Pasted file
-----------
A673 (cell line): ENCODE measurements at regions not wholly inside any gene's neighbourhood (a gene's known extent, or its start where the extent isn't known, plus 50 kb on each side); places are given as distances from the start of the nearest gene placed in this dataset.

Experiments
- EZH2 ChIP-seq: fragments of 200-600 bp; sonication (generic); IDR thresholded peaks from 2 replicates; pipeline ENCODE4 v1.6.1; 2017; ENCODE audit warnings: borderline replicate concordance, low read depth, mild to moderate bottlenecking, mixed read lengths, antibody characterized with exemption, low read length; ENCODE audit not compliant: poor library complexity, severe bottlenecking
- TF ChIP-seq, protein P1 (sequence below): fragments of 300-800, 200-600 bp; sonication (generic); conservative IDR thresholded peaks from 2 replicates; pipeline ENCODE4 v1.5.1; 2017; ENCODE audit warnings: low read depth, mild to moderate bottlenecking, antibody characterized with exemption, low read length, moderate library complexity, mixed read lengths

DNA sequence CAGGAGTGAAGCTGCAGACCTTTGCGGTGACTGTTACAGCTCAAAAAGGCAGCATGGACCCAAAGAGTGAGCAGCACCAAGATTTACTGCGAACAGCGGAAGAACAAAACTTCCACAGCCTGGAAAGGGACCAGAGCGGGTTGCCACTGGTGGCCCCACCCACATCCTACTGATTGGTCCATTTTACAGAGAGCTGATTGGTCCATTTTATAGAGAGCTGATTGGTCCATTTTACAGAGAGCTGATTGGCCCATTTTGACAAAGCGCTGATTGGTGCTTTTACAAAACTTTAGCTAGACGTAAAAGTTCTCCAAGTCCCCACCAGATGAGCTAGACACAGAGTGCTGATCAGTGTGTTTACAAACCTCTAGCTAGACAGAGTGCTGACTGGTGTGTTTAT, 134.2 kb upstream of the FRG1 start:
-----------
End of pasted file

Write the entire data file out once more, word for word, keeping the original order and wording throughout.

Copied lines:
A673 (cell line): ENCODE measurements at regions not wholly inside any gene's neighbourhood (a gene's known extent, or its start where the extent isn't known, plus 50 kb on each side); places are given as distances from the start of the nearest gene placed in this dataset.

Experiments
- EZH2 ChIP-seq: fragments of 200-600 bp; sonication (generic); IDR thresholded peaks from 2 replicates; pipeline ENCODE4 v1.6.1; 2017; ENCODE audit warnings: borderline replicate concordance, low read depth, mild to moderate bottlenecking, mixed read lengths, antibody characterized with exemption, low read length; ENCODE audit not compliant: poor library complexity, severe bottlenecking
- TF ChIP-seq, protein P1 (sequence below): fragments of 300-800, 200-600 bp; sonication (generic); conservative IDR thresholded peaks from 2 replicates; pipeline ENCODE4 v1.5.1; 2017; ENCODE audit warnings: low read depth, mild to moderate bottlenecking, antibody characterized with exemption, low read length, moderate library complexity, mixed read lengths

DNA sequence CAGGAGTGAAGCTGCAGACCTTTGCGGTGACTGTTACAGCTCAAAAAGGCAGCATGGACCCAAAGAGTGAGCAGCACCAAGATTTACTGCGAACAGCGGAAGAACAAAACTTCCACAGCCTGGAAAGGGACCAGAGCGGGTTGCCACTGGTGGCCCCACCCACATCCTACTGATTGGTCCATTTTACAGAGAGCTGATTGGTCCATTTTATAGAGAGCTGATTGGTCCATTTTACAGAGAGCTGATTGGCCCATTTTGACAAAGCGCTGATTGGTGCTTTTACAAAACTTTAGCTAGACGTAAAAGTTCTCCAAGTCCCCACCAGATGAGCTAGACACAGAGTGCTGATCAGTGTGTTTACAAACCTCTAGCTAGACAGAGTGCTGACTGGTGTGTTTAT, 134.2 kb upstream of the FRG1 start: